8 of 8 people found the following review helpful
Acer AOD270 practical -- not perfect -- choice.,
This review is from: Acer Aspire One AOD270-1410 10.1-Inch Netbook (1.6GHz Intel Atom N2600 Processor, 1GB DDR3, 320GB HDD, Windows 7 Starter) Espresso Black (Personal Computers)
I chose the AOD270 because I wanted a very portable-yet-capable laptop (or netbook) at a relatively low price. Size was especially important, because I knew that I would be reluctant to bring a laptop places (like to a community college or a park) if I wasn't in the mood to lug around a 15"+ form-factor. A laptop would be no good to me if I didn't want to take it out... So, I decided that small would be OK, so long as it was capable to do Internet and office work.
I bought an aquamarine model directly from Acer's online store (cheaper at W*l-Mart, but I'm not fond of them) , at a price on par with Amazon's prices as of May 2012. My machine was manufactured in March of this year. While I haven't had it long enough to comment on longevity, I felt like it would be helpful to offer my thoughts for others considering the purchase.
I've found that the netbook is both disappointing and satisfying. It's as small as I would like it to be, and the performance is what I expected for a 1.6GHz machine with 1GB of RAM (I think I will upgrade to 2GB RAM after the limited warranty has expired). No, it's not blazing fast, to be sure; but, then, I recently upgraded my desktop PC, and I didn't want/need a laptop that would rival or upstage it (3.3 GHz triple-core, 4 GB RAM). I performed the included Acer eRecovery initial backup, Windows-updated the included Windows 7 Starter, resized/partitioned the drive (created separate NTFS partition for data), and installed Ubuntu 12.04 (using a bootable USB flash drive).
As for the disappointment:
-While everything's been working well, I've learned there's an annoying support gap for Linux from Intel. The particular Intel graphics chipset in this netbook evidently means that certain features don't work for Ubuntu (like keyboard-controlled screen dimming, full Unity 3D support, and more relatively minor things). EDIT, 20120918: The most recent updates to Ubuntu 12.04 have brought more support for this hardware. Additional "Cedar Trail" drivers are available, and the function-key controlled brightness shortcuts now work! Dimming has boosted the battery estimates closer to 7 hours.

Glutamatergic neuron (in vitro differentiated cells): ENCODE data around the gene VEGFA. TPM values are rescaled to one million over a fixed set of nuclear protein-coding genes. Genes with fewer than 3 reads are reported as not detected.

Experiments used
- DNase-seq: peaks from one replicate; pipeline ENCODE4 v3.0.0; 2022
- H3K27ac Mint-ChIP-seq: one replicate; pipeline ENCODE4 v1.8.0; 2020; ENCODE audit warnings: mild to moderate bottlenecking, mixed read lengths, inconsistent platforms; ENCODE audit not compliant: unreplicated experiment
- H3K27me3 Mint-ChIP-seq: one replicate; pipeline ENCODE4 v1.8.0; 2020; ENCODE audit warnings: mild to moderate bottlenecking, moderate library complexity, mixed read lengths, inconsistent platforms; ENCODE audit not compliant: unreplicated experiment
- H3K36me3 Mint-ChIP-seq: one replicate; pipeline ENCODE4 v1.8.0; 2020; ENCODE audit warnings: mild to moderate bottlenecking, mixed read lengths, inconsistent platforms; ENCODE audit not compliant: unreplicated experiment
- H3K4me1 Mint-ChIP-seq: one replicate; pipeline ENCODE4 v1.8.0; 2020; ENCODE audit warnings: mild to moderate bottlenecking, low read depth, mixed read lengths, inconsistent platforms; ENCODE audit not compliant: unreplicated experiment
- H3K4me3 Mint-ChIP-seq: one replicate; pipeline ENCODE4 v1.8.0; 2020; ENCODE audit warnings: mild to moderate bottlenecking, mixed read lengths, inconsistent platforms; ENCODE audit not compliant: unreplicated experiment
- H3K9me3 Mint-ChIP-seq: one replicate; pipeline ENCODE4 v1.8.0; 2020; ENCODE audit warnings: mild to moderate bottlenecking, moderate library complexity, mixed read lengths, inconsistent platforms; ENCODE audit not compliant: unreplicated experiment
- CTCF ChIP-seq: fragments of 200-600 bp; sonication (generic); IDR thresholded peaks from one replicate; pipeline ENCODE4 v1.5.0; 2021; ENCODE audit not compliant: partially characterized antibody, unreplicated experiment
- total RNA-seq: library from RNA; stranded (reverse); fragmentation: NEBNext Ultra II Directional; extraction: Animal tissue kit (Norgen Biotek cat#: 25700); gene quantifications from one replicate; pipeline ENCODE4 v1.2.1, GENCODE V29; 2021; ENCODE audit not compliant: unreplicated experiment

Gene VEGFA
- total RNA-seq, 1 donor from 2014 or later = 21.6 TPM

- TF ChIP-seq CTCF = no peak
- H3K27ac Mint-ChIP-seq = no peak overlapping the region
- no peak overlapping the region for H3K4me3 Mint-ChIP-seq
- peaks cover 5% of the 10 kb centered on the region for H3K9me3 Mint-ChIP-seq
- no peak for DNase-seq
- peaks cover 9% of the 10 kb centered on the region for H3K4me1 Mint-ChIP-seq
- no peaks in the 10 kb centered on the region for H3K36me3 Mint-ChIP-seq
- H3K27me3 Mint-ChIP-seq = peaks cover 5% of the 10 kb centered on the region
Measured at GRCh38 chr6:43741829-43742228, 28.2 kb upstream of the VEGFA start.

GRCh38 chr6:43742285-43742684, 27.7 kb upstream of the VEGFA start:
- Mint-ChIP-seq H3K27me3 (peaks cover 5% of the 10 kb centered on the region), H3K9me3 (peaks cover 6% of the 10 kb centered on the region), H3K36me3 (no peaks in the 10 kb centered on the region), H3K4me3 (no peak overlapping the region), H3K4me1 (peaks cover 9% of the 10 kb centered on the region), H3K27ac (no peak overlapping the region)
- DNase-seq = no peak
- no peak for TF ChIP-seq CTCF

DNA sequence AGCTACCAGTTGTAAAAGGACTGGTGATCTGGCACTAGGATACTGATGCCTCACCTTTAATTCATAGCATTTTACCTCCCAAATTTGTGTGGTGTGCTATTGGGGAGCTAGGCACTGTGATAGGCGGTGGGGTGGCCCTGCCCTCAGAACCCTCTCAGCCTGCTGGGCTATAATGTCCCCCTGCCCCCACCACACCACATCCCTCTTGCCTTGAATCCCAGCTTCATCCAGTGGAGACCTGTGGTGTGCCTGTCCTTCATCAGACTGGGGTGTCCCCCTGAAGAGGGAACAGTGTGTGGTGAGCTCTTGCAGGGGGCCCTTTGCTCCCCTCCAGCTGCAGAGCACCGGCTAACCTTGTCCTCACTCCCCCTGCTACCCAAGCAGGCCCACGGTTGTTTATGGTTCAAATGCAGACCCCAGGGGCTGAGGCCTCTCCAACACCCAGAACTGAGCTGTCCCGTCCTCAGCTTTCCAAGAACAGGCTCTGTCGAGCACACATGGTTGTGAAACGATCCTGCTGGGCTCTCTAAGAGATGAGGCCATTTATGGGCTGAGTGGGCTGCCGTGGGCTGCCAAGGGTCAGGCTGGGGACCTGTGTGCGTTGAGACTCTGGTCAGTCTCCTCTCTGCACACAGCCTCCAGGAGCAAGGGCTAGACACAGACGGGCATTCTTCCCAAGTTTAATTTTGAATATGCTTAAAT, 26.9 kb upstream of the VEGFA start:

-It's small. (I know, that's why I bought it. It's a pro and a con.) It'll take getting used to typing fast on its keyboard. (I do have the option of using a USB full-size keyboard if I ever need to type with the regular feel.)
-I'd have liked a hard drive activity light. It's a minor quibble, since I can see activity using software. It'd also have been nice to have Caps/Num/Scroll Lock indicator lights.
-The package doesn't come with recovery media -- you've got to make it with included software. It's inconvenient if you haven't got an external dual-layer DVD burner.
-There's limited upgrade options: memory, and maybe battery. Memory upgrade isn't straightforward for casual users. (I knew all this beforehand, but I still consider it a con.)
As for satisfaction:
-The performance is good for a low-priced netbook (I wouldn't advise paying more than 300, brand new with warranty). I can play smooth YouTube videos, and multi-tasking happens at an acceptable speed (I'm accustomed to how a 1.6 GHz machine performs. Users accustomed to faster computers may be disappointed easily. Often certain actions occur quite slowly.) I've been using a wired Internet connection, so I can't comment on the built-in wireless.
-It works good with Ubuntu 12.04 (which I'm using to write this review), and I am satisfied with the Windows 7 Starter (I use XP SP3 on my desktop) after performance tweaks. I probably won't upgrade from Starter, but I've installed LibreOffice and other
programs I'm accustomed to, and it works as well as I expect from Windows.
-I use it with a Bamboo Pen tablet, and they're the same size, so it's a great portable pairing. It's nice that there's 3 USB ports. I also like the separate mic and headphone jacks.
-It's small. Like a modestly-sized hardcover book, I feel like I'd be comfortable carrying it any place I'd carry such a book.
-I think it fits the bill for portability and functionality at a reasonable price. I know I could've got a faster, fancier laptop for not much more, but it would have been too big for what I had in mind, and I would ultimately be paying for more than I wanted/needed.